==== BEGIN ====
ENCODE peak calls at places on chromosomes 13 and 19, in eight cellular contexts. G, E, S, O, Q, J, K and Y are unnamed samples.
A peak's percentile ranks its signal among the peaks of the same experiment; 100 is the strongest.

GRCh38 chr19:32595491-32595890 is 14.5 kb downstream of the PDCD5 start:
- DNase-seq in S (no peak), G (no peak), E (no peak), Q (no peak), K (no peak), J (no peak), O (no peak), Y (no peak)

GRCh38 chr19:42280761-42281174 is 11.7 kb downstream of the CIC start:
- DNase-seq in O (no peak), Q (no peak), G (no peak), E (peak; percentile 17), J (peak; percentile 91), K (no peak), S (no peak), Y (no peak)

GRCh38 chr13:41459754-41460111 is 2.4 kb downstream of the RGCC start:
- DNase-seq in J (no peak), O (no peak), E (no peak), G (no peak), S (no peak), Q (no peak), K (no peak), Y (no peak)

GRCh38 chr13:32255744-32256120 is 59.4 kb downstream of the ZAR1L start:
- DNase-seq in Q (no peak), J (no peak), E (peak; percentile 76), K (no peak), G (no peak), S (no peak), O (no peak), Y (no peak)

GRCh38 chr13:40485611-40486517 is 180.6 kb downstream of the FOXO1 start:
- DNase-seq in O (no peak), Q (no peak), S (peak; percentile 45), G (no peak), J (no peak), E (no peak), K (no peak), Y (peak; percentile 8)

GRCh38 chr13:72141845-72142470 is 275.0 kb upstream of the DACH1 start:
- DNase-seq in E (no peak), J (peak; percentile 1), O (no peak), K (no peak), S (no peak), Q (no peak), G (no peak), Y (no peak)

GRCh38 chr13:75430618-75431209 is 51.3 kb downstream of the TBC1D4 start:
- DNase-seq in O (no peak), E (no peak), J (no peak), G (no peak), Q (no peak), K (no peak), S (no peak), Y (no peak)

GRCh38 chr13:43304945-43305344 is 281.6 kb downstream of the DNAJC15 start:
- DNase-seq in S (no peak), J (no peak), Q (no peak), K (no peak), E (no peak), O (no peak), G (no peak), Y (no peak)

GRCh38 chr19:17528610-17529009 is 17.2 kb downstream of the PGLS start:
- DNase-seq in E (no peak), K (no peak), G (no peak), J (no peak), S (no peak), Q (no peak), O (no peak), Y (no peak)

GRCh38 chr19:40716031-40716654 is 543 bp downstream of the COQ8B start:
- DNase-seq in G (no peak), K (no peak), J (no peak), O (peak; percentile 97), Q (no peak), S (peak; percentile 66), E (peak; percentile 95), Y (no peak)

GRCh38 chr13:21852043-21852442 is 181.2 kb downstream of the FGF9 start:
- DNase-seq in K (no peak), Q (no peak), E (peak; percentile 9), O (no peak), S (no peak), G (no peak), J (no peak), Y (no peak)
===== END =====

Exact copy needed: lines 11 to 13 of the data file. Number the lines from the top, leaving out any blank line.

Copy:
GRCh38 chr13:40485611-40486517 is 180.6 kb downstream of the FOXO1 start:
- DNase-seq in O (no peak), Q (no peak), S (peak; percentile 45), G (no peak), J (no peak), E (no peak), K (no peak), Y (peak; percentile 8)

GRCh38 chr13:72141845-72142470 is 275.0 kb upstream of the DACH1 start: